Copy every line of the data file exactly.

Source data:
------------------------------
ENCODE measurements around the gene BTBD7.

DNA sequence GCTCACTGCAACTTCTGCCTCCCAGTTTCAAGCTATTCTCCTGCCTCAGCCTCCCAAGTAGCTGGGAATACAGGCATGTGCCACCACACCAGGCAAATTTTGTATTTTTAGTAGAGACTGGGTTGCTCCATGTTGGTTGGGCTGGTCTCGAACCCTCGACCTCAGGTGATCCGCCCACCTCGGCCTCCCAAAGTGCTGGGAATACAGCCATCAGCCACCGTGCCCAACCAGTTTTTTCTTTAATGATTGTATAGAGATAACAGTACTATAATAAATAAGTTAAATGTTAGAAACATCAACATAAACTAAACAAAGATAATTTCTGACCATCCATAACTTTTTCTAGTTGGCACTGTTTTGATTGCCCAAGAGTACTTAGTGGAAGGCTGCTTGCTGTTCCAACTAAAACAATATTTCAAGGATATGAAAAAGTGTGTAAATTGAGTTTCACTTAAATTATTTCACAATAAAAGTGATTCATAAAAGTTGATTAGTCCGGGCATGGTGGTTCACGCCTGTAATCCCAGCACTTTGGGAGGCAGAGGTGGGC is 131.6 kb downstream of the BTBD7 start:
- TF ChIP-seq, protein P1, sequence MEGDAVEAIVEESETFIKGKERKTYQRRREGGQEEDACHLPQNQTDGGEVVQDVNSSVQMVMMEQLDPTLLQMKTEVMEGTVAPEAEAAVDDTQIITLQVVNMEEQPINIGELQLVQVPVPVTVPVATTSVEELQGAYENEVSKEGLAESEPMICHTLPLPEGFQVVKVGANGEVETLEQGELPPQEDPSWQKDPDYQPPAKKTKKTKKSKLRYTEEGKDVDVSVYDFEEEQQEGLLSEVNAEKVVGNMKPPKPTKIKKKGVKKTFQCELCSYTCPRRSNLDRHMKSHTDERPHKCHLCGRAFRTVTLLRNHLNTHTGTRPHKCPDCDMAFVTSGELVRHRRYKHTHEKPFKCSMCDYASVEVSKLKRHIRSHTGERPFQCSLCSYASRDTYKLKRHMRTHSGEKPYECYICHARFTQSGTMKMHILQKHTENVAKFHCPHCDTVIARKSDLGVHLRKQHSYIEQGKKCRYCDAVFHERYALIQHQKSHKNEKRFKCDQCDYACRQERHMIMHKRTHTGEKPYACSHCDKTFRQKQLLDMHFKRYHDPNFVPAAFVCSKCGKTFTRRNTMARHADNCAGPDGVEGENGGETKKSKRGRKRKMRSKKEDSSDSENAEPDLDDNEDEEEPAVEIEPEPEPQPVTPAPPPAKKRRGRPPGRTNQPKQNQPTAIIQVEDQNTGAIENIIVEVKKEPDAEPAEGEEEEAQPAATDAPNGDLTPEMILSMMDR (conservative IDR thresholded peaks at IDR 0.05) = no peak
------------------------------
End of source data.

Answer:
ENCODE measurements around the gene BTBD7.

DNA sequence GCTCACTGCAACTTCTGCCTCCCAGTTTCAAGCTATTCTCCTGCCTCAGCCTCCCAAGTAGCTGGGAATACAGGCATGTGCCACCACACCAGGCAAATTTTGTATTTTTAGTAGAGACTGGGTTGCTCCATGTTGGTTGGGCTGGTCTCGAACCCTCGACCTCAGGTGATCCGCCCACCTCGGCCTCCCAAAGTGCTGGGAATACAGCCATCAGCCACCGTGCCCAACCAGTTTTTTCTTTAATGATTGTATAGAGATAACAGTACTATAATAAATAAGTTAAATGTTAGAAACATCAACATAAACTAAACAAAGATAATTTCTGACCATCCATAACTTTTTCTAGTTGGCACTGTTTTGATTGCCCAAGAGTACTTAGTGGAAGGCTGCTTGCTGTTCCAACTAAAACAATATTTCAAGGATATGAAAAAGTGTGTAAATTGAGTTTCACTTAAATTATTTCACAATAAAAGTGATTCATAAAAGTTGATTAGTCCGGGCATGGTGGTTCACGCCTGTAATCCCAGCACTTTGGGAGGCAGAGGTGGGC is 131.6 kb downstream of the BTBD7 start:
- TF ChIP-seq, protein P1, sequence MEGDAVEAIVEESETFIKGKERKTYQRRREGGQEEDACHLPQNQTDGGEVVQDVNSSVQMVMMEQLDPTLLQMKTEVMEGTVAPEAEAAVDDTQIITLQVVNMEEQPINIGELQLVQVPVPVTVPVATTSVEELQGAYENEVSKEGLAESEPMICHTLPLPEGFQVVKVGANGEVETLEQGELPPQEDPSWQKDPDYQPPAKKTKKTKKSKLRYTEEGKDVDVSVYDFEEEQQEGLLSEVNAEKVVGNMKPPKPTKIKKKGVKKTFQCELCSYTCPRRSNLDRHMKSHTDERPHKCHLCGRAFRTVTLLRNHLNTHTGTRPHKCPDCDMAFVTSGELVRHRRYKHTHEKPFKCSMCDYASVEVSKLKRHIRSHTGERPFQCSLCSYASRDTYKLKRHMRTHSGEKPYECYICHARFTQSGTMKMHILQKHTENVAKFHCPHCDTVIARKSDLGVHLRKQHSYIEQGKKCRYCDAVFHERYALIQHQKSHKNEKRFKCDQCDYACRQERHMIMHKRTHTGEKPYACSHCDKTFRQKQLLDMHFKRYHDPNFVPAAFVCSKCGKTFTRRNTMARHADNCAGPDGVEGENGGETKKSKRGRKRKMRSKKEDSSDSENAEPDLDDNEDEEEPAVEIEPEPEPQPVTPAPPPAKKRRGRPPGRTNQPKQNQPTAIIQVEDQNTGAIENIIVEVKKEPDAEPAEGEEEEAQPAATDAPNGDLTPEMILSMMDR (conservative IDR thresholded peaks at IDR 0.05) = no peak